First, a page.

To deal with these issues, insurance pundits came up with universal life.
But this type of insurance offers two things whole life doesn't: flexibility and transparency.
A universal life policy is broken down--or, in insurance lingo, "unbundled"--to indicate which portion of the premium is paying purely for insurance, which portion is paying for fees and how much is going into the savings element of the policy. In addition, these policies allow individuals to adjust the premium and death benefit. So if your circumstances change markedly--leaving you with less or more insurance need--you can cut or boost the death benefit of the universal life policy. (If, however, you're adding to the death benefit, you may be subject to additional physical examinations to prove you're still insurable.)
Meanwhile, this type of policy gives you the ability to invest more money and let the cash buildup accrue on a tax-deferred basis if you like the investment returns you're earning. If, on the other hand, you aren't impressed with the investment returns, or if you simply can't afford the whole premium during a given year, you can use the cash buildup in your account to pay the mortality fees and expenses.
Because a portion of the policy's cash value is likely to come from investment returns that grow on a tax-deferred basis, you can, in effect, pay for the term insurance portion of the policy with pretax dollars. But this also reduces the amount of cash value in the policy, and that could eventually cause the policy to lapse if the investment returns don't keep pace with the mortality expenses and fees.
The cash value of a universal life policy is invested in bonds, mortgages and other fixed-income instruments that both insurance company executives and state insurance regulators have determined are safe enough for a regulated company investing other people's money.
In the late 1970s and early '80s, fixed-income investments were posting double-digit returns, so the returns on cash-value policies--whole life and universal life--were impressive. But by the mid-1980s, interest rates had dropped dramatically. Returns on fixed-income instruments became lackluster. The stock market began to take off, and suddenly, investing your money through an insurance policy locked into fixed-income returns seemed less sage.
The industry faction that had always maintained that the best way to deal with insurance is to buy term policies and "invest the rest"--that is, invest the amount that you saved by not buying a more expensive cash-value policy--began to get more attention.
But insurance executives--not content to let cash-value insurance wither away--began promoting a new variant: variable universal life.
Variable universal life dates to the mid-1970s, when the Equitable Life Assurance Society was able to clear a gantlet of regulations to offer a policy with an element of investment discretion, says Ben G. Baldwin, author of several books on insurance and president of Baldwin Financial Services in Northbrook, Ill. But it wasn't until 1985 that this first variable investment element was married with the flexibility of the universal life structure.
In effect, variable universal life offers policyholders the structure of a traditional universal life policy--a set death benefit that will be partly funded by insurance and partly by the investment buildup in the policy--and premium flexibility. However, the investment portion of the policy resembles a 401(k) plan.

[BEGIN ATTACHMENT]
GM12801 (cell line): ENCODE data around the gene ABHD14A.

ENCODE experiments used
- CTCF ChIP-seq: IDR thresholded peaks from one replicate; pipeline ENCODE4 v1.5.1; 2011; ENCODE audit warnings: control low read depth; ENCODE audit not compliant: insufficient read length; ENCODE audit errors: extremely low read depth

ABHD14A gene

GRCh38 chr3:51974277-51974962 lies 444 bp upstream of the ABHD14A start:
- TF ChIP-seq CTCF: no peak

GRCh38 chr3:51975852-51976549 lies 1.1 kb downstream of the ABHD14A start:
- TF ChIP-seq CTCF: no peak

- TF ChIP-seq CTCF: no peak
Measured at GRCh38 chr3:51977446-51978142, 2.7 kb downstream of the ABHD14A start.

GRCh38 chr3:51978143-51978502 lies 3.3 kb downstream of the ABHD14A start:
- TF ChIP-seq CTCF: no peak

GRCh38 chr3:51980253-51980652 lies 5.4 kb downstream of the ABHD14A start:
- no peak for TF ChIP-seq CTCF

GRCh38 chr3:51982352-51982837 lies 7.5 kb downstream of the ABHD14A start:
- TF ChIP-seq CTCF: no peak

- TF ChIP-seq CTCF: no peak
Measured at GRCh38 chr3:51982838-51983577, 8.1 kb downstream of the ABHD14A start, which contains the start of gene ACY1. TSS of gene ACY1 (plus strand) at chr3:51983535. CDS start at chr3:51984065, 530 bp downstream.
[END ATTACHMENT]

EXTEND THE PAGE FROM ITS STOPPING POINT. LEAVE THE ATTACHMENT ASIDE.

Policyholders are generally given investment options that range from safe but often low-yielding fixed-income funds to higher-risk, higher-reward options such as stock and high-yield-bond funds. You can invest all of the cash buildup in your policy in one option or several. And if you want to switch investments, you can do that too--without triggering a gain from the sale that could be taxed--as long as you choose another investment offered through the policy.
Of course, the resulting cash buildup in the policy can't be predicted--it will vary based on the investment choices made and how well those investments fared.
In effect, you are buying term insurance and investing the rest. But you're doing it through an insurance vehicle, which gives you tax-favored status, says Don Reiser, president of Veritas Insurance, a division of Ameritas Life Insurance Group of Houston.
"I honestly believe that if you were to sit someone in a room and ask them to create the perfect financial product--one that provided good investment returns, viable guarantees and tax benefits--this is what they would come up with," Reiser says.
What's the downside? Fees. When you buy an insurance product married to an investment product, you get hit with fees that pay the insurance company and insurance agents, and fees that pay the investment companies and investment managers.
With some policies, these fees are relatively low. A savvy investor may find, then, that the tax benefit of investing through an insurance policy outweighs the additional costs, so variable universal life works better than other investment alternatives. However, that may not be true with higher-cost policies--or if an investor has less need for the insurance guarantees or the tax benefits.
* * * Adapted from "Kathy Kristof's Complete Book of Dollars and Sense." Printed with permission of Macmillan Publishing, New York. Write to the author in care of Personal Finance, Business Section, Los Angeles Times, Times Mirror Square, Los Angeles, CA 90053, or firstname.lastname@example.org. KATHY M. KRISTOF welcomes comments and suggestions for columns but regrets that she cannot respond individually to letters and phone calls.